corrielle: (Default)
Just submitted the last of my grades for school #1. I had them take the final early this year, so even though today was technically the day that my final was scheduled, all I had them do was write letters to future students and hand back portfolios with detailed class grade sheets. They left knowing whether they got credit for the class or not (it's a pass/fail course), and I went home, recorded who showed up and wrote a letter, and was promptly able to submit their grades.

If only I'd done that for school #2... I still have eighty final in-class essays about pop culture an the media to sift through.

The letters to future students plan went well. A lot of my students were really candid. Many of them in the class with this semester's problem student said something to the tune of, "DO NOT under ANY circumstances talk while she's talking or while people are working. It's rude." I guess seeing me throw someone out of class for doing just that stuck with them. Good. On the bright side, lots of them seemed to think I was approachable and open to questions, because a bunch of them said, "Don't be scared to talk to her. She'll do whatever she can to help you understand," so that's good to hear.

At least I got a little bit of Christmas last night before diving back into the sea of finals...
corrielle: (Default)
Dear Future Corri,

When students begin to hand in essays in the coming semesters, and you start feeling overwhelmed, like you can't possibly spread out the work and fit in six or seven essays each day on top of all of the other preparation you have to do and hours you have to spend in the classroom, remember this:  You just graded upwards of sixty final essay drafts in a forty-eight hour period. While still teaching and prepping for two classes. With a deadly sore throat for half the time.  If you can pull that off, you can darn well get off your rear end and grade six or seven essays in a day. Get out of bed. Don't go on tumblr, and frickin grade. It will make your life easier, and it will keep you from having to do this again.  Because while it is possible, it is not fun. And the stress of having to grade two classes of final essays in two days is probably part of the reason that your tonsils feel like they're the size of grapefruit right about now.

Love,

Your "End of Spring Semester 2012" Self
corrielle: (Default)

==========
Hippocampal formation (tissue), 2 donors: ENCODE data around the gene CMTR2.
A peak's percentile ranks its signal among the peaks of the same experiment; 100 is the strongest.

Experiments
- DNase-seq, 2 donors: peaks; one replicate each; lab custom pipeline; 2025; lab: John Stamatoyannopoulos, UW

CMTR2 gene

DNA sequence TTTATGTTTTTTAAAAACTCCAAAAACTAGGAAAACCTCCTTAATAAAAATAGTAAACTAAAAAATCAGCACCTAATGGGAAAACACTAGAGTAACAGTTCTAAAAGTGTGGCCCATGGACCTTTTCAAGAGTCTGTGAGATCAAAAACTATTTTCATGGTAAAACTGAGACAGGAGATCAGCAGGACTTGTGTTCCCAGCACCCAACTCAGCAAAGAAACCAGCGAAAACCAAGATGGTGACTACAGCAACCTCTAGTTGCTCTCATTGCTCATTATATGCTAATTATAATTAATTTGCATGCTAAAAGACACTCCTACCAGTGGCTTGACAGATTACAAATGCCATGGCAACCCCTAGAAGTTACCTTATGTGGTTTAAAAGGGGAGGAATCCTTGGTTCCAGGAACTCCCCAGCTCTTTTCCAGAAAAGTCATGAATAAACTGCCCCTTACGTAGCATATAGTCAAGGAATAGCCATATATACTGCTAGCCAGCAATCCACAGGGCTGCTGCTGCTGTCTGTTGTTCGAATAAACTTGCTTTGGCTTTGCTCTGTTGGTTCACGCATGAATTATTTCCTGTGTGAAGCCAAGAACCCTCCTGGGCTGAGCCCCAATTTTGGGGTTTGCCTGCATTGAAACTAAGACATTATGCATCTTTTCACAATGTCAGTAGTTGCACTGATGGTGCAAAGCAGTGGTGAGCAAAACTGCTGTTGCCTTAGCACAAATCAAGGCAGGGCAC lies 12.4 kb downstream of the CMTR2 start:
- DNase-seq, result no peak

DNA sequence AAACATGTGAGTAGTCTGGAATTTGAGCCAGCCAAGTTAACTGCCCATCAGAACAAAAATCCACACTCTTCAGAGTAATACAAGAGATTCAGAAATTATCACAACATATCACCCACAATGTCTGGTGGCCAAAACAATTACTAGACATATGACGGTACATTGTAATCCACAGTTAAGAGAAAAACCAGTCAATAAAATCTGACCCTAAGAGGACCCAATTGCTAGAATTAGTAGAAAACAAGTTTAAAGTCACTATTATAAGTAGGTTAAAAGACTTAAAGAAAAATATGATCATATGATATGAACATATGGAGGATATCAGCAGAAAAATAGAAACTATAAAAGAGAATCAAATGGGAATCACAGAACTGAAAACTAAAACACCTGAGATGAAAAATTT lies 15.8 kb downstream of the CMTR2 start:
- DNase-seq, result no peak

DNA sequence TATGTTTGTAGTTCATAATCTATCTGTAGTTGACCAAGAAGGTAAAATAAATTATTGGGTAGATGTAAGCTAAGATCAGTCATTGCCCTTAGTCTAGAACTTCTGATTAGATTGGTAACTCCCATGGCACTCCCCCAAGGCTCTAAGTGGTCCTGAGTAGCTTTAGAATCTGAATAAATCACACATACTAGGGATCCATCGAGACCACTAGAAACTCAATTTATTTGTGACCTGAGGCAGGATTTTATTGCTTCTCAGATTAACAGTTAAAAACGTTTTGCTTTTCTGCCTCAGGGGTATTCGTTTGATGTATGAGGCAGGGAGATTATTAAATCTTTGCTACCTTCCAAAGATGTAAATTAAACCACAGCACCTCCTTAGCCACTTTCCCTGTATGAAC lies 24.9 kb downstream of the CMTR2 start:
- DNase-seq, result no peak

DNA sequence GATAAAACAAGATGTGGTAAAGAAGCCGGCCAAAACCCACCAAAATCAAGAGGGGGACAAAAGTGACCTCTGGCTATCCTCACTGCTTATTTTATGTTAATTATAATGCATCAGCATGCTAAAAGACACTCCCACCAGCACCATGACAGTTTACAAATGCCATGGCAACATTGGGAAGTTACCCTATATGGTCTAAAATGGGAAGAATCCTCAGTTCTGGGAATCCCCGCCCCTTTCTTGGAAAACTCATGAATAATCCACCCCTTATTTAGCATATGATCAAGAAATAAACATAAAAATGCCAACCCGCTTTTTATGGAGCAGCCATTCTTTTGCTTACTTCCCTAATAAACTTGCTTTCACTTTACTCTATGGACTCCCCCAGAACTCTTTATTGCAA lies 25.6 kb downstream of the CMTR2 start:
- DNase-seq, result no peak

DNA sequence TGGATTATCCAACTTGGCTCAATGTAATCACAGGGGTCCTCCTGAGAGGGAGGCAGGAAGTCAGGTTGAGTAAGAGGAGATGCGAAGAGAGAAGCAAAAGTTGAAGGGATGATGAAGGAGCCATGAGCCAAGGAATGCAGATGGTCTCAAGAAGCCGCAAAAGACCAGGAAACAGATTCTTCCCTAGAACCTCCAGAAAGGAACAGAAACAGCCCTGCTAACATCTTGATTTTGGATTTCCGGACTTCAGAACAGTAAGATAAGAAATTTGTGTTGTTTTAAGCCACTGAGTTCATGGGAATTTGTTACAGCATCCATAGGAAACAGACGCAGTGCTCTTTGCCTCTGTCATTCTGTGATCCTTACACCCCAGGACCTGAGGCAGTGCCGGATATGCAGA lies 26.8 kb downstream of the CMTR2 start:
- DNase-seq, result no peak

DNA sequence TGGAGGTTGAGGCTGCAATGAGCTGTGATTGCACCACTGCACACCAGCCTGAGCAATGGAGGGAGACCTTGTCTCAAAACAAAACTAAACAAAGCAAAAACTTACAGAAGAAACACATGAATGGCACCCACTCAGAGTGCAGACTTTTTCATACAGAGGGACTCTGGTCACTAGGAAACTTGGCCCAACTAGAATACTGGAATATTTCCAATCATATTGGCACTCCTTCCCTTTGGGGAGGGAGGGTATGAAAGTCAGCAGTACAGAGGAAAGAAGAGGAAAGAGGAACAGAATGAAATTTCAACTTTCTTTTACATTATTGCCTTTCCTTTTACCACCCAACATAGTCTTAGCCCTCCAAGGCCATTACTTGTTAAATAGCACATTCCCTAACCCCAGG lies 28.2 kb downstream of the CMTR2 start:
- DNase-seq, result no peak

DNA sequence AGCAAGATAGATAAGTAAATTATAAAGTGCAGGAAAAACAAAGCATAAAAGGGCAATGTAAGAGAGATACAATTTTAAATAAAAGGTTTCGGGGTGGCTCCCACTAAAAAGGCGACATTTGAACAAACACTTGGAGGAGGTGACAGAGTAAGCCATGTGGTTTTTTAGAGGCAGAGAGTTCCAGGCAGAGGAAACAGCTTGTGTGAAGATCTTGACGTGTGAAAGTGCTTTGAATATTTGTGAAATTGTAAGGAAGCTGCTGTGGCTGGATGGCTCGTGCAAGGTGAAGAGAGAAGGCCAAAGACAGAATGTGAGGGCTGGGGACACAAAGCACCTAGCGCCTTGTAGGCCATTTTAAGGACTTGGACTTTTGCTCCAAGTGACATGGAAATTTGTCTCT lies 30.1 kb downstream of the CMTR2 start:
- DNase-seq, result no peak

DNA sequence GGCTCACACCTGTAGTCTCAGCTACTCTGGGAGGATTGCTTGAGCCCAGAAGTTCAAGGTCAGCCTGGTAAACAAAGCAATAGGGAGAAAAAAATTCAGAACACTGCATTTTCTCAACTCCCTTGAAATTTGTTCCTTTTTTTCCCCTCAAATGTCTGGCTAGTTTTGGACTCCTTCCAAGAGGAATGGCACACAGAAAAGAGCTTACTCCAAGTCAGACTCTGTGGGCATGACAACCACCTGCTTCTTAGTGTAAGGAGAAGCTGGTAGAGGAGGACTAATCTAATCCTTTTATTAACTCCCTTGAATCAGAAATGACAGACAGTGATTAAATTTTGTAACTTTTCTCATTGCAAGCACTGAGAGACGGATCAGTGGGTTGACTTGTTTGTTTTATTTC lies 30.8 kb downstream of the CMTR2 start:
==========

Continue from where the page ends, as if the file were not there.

I had a bit of a scare this week concerning my fall 2011 teaching assignment.  I teach at two different schools, and through a tremendous stroke of luck, in previous semesters I have never been offered a class at one school that conflicts with a class at the other.  This week, that all changed.  ALL of my classes conflicted with each other.  I was going to have to say no to BOTH classes at one school if I couldn't move things around.  This would have been pretty financially devastating for me, as I really depend on having both of those incomes. I freaked out for a while, bemoaned my status as a lowly adjunct, and got on the phone with my two department chairs to see what my options were. As it turns out, both of them (who are lovely human beings and good people to work with) were completely willing to rearrange my assignments.  It was like, "Oh... you can't do the classes you got offered?  Let me see what else is unstaffed...  Here's a list.  Which ones work for you?" It was ridiculously simple once I got a hold of both of them, considering all of my angst about it.  And as it turns out, I'll have a pretty sweet schedule in the fall barring unforeseen changes and class cancellations.

Now, I'm just crossing my fingers that the school where I usually teach summer session decides to have one this summer. Otherwise, come June I may find myself scrambling for a short-term job and exploring the intricacies of collecting unemployment during the summer months. 

Profile

corrielle: (Default)
corrielle

August 2014

S M T W T F S
     12
3456 789
10111213141516
17181920 212223
242526272829 30
31      

Syndicate

RSS Atom

Most Popular Tags

Style Credit

Expand Cut Tags

No cut tags
Powered by Dreamwidth Studios